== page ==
“We fear things in proportion to our ignorance of them.” – Christian Nestell Bovee, American writer
Most humans tend to be afraid of the unknown. As such, some marketers and sales people (and politicians – but this is out of the context of this post) try to implant fear, uncertainty and doubt (also known as FUD, a term introduced by Gene Amdahl) in people’s minds to make them buy their products or services, or to prevent them from trying competitors’ ones.
In an earlier blog post, I iterated a number of narrative patterns to be (re)used in presentations. In today’s post, I’m adding a few FUD related items to this list:
- Create a sense of urgency by confronting people with a (familiar) situation, and making them aware of the threats they are facing if they don’t react timely or properly. You may appeal to their emotion and/or ratio by telling anecdotes, referring to case studies or citing from media clippings. The call for action (remember AIDA…) at the end is always a no-brainer: “Act now!” or “Buy now!”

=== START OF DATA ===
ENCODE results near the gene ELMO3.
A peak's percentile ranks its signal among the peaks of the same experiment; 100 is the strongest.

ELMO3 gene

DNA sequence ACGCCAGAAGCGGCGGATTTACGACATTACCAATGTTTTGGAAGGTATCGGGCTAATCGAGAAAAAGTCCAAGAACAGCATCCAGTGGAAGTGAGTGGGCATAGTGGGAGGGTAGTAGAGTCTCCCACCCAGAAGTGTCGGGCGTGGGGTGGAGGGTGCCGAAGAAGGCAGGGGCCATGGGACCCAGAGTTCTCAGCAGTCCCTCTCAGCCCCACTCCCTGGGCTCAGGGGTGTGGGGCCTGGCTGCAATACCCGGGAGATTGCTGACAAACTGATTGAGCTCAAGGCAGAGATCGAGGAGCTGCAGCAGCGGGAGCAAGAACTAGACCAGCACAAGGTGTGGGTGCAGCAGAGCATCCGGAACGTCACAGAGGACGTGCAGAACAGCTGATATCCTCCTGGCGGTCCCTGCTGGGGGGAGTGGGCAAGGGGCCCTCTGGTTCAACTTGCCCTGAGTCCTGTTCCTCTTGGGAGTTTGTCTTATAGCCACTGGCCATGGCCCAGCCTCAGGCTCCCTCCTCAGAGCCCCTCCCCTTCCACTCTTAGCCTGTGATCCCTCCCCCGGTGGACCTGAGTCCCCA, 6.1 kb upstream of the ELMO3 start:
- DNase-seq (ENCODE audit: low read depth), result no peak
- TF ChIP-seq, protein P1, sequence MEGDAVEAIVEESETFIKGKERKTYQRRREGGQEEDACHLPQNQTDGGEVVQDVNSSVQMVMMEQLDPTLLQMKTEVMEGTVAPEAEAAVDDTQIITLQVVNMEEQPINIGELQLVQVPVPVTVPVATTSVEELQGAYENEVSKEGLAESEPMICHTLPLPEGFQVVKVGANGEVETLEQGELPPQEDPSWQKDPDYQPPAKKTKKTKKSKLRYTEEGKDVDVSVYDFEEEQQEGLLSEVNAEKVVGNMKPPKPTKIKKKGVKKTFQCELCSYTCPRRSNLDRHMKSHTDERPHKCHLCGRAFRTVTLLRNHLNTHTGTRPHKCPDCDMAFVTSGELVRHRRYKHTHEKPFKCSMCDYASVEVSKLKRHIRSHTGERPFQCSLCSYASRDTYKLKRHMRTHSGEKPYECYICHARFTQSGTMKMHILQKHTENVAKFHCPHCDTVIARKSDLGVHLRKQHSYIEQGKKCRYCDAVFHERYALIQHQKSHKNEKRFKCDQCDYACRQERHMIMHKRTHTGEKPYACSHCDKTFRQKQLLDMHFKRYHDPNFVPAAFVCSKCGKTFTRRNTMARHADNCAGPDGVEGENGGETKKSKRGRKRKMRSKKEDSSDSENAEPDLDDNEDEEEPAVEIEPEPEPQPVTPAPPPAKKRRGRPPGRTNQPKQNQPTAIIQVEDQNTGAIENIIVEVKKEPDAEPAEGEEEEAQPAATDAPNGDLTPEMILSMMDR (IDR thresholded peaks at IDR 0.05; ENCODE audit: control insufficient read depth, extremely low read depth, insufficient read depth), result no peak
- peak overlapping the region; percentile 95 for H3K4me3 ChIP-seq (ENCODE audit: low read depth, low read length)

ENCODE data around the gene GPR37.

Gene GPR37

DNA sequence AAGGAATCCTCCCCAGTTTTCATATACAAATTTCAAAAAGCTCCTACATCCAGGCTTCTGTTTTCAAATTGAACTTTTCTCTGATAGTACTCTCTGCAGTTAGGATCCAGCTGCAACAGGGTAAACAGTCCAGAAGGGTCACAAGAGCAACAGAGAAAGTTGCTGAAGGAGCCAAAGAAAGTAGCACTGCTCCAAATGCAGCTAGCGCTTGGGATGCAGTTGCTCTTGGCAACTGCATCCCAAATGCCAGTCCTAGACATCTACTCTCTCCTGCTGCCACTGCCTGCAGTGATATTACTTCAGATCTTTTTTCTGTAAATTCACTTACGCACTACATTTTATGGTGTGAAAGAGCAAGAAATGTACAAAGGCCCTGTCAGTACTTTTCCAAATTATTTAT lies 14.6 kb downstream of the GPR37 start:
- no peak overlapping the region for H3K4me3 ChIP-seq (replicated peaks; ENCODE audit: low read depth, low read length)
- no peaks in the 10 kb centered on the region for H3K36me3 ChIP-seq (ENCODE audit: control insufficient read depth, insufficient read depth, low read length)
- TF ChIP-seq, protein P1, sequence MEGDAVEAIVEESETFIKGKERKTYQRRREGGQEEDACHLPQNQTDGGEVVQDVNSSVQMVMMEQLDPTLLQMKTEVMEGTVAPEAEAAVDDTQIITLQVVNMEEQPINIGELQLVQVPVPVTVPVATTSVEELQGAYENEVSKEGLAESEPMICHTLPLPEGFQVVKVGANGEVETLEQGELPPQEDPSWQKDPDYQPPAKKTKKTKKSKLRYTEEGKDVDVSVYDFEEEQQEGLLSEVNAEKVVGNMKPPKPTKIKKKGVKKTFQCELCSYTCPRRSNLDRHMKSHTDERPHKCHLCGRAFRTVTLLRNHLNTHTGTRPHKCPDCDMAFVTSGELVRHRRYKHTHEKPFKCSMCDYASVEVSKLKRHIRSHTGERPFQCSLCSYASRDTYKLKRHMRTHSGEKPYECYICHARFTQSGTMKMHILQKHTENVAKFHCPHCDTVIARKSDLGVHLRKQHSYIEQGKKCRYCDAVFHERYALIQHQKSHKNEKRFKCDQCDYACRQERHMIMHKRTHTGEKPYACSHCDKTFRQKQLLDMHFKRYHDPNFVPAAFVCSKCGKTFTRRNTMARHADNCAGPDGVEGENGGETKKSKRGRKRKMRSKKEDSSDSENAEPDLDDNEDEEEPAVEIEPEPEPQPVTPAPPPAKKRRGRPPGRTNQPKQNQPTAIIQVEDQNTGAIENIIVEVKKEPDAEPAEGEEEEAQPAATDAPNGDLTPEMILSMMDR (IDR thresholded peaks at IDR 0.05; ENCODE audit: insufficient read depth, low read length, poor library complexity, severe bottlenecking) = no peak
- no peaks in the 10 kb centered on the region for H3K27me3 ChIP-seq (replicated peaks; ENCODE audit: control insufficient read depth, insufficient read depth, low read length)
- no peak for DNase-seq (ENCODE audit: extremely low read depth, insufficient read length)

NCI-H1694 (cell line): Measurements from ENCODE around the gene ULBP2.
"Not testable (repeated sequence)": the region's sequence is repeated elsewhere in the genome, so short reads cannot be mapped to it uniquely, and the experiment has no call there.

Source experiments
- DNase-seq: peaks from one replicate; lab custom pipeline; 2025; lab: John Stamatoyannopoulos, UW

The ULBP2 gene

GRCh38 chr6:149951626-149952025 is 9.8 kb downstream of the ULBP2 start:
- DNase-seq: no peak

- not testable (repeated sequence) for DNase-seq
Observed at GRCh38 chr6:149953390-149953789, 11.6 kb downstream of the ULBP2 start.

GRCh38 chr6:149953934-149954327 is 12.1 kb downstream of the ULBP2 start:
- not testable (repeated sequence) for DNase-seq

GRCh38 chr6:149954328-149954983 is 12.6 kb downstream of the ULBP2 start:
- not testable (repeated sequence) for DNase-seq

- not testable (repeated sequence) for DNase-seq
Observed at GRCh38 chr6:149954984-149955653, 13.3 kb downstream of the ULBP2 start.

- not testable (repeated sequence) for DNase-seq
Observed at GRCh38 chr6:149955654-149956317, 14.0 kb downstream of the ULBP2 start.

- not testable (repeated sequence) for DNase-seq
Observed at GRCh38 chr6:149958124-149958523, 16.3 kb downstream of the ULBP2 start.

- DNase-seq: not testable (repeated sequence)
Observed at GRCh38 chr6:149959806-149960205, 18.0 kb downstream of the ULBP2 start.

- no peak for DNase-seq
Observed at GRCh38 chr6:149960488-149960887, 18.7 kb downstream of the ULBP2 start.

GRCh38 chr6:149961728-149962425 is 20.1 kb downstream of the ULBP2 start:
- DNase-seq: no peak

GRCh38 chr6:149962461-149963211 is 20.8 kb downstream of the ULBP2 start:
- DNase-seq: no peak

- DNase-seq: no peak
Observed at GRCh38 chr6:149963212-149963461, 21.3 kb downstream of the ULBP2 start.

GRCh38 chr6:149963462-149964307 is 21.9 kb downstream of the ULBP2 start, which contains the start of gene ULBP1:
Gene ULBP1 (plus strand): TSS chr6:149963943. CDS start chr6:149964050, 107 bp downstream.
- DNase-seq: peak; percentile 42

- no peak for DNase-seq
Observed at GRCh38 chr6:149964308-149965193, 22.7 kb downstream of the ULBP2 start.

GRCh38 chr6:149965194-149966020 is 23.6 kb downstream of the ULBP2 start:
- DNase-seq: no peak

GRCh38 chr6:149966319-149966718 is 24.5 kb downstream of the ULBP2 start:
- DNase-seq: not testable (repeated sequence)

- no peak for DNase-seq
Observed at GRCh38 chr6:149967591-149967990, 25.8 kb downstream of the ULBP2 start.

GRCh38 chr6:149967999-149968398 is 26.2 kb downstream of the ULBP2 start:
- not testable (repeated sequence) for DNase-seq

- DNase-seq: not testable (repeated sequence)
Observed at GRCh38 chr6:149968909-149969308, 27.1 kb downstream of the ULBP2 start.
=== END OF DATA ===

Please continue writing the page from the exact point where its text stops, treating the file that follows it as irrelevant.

- Telling a story with open ending can also be a good way to instill doubt. People may start making (sometimes irrational) assumptions and come to (sometimes wrong) conclusions. Feed their imagination and steer their judgment by introducing an antagonist (your competitor), bringing in some gossip, or posing some insinuating questions.
- By listing the perceived risks of doing (or not doing) certain things, using (or not using) certain products, or working (or not working) with a certain partner, you may create a feeling of uncertainty. Then relieve your audience’s minds by showing them that you have the best and most safe solution, and that you are the most trustworthy party to deal with.
Although FUD may be an effective competitive weapon, my advice is not to use fear as a tactic (and if you do, apply it scarcely and with caution.) Don’t sling mud to your competitors, but rather give a positive message and to tell a story with a happy ending.
Here’s some more reading: